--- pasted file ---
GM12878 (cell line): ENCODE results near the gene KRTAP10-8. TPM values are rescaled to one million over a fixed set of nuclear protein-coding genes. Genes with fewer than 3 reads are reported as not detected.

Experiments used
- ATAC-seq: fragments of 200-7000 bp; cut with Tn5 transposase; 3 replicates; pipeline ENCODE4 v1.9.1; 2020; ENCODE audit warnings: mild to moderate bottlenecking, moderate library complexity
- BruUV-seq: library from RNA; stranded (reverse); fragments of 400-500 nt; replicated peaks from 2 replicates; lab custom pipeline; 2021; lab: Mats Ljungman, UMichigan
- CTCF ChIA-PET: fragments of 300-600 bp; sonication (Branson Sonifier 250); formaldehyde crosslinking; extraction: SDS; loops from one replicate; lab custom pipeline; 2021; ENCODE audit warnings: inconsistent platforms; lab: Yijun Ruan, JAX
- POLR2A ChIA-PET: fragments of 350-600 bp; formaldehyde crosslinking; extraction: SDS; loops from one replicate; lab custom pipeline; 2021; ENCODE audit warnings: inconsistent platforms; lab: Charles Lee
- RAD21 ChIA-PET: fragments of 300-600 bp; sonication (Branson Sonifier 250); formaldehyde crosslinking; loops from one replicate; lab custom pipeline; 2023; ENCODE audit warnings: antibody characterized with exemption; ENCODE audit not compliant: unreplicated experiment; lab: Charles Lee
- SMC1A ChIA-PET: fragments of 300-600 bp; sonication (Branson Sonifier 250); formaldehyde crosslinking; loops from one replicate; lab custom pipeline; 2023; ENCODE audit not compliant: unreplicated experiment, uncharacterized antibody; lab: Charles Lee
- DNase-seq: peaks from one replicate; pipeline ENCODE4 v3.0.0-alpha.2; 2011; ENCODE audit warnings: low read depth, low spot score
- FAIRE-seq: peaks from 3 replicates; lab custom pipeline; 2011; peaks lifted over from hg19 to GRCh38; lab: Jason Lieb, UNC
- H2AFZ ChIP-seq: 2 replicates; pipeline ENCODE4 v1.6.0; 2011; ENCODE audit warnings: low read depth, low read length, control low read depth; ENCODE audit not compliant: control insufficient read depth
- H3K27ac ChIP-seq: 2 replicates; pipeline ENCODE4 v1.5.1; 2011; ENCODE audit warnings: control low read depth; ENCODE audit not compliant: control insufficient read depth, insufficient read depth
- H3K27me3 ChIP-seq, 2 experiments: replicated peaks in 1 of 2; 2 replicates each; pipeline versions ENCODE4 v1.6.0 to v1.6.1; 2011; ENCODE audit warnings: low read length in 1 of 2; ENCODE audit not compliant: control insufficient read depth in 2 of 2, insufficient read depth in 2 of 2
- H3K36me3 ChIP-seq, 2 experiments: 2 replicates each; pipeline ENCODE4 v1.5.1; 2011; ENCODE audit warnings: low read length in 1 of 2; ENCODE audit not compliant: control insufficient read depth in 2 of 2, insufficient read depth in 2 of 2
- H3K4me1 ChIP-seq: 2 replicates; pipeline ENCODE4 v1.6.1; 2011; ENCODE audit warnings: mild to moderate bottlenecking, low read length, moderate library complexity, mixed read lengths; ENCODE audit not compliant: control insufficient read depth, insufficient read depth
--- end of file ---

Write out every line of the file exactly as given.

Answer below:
GM12878 (cell line): ENCODE results near the gene KRTAP10-8. TPM values are rescaled to one million over a fixed set of nuclear protein-coding genes. Genes with fewer than 3 reads are reported as not detected.

Experiments used
- ATAC-seq: fragments of 200-7000 bp; cut with Tn5 transposase; 3 replicates; pipeline ENCODE4 v1.9.1; 2020; ENCODE audit warnings: mild to moderate bottlenecking, moderate library complexity
- BruUV-seq: library from RNA; stranded (reverse); fragments of 400-500 nt; replicated peaks from 2 replicates; lab custom pipeline; 2021; lab: Mats Ljungman, UMichigan
- CTCF ChIA-PET: fragments of 300-600 bp; sonication (Branson Sonifier 250); formaldehyde crosslinking; extraction: SDS; loops from one replicate; lab custom pipeline; 2021; ENCODE audit warnings: inconsistent platforms; lab: Yijun Ruan, JAX
- POLR2A ChIA-PET: fragments of 350-600 bp; formaldehyde crosslinking; extraction: SDS; loops from one replicate; lab custom pipeline; 2021; ENCODE audit warnings: inconsistent platforms; lab: Charles Lee
- RAD21 ChIA-PET: fragments of 300-600 bp; sonication (Branson Sonifier 250); formaldehyde crosslinking; loops from one replicate; lab custom pipeline; 2023; ENCODE audit warnings: antibody characterized with exemption; ENCODE audit not compliant: unreplicated experiment; lab: Charles Lee
- SMC1A ChIA-PET: fragments of 300-600 bp; sonication (Branson Sonifier 250); formaldehyde crosslinking; loops from one replicate; lab custom pipeline; 2023; ENCODE audit not compliant: unreplicated experiment, uncharacterized antibody; lab: Charles Lee
- DNase-seq: peaks from one replicate; pipeline ENCODE4 v3.0.0-alpha.2; 2011; ENCODE audit warnings: low read depth, low spot score
- FAIRE-seq: peaks from 3 replicates; lab custom pipeline; 2011; peaks lifted over from hg19 to GRCh38; lab: Jason Lieb, UNC
- H2AFZ ChIP-seq: 2 replicates; pipeline ENCODE4 v1.6.0; 2011; ENCODE audit warnings: low read depth, low read length, control low read depth; ENCODE audit not compliant: control insufficient read depth
- H3K27ac ChIP-seq: 2 replicates; pipeline ENCODE4 v1.5.1; 2011; ENCODE audit warnings: control low read depth; ENCODE audit not compliant: control insufficient read depth, insufficient read depth
- H3K27me3 ChIP-seq, 2 experiments: replicated peaks in 1 of 2; 2 replicates each; pipeline versions ENCODE4 v1.6.0 to v1.6.1; 2011; ENCODE audit warnings: low read length in 1 of 2; ENCODE audit not compliant: control insufficient read depth in 2 of 2, insufficient read depth in 2 of 2
- H3K36me3 ChIP-seq, 2 experiments: 2 replicates each; pipeline ENCODE4 v1.5.1; 2011; ENCODE audit warnings: low read length in 1 of 2; ENCODE audit not compliant: control insufficient read depth in 2 of 2, insufficient read depth in 2 of 2
- H3K4me1 ChIP-seq: 2 replicates; pipeline ENCODE4 v1.6.1; 2011; ENCODE audit warnings: mild to moderate bottlenecking, low read length, moderate library complexity, mixed read lengths; ENCODE audit not compliant: control insufficient read depth, insufficient read depth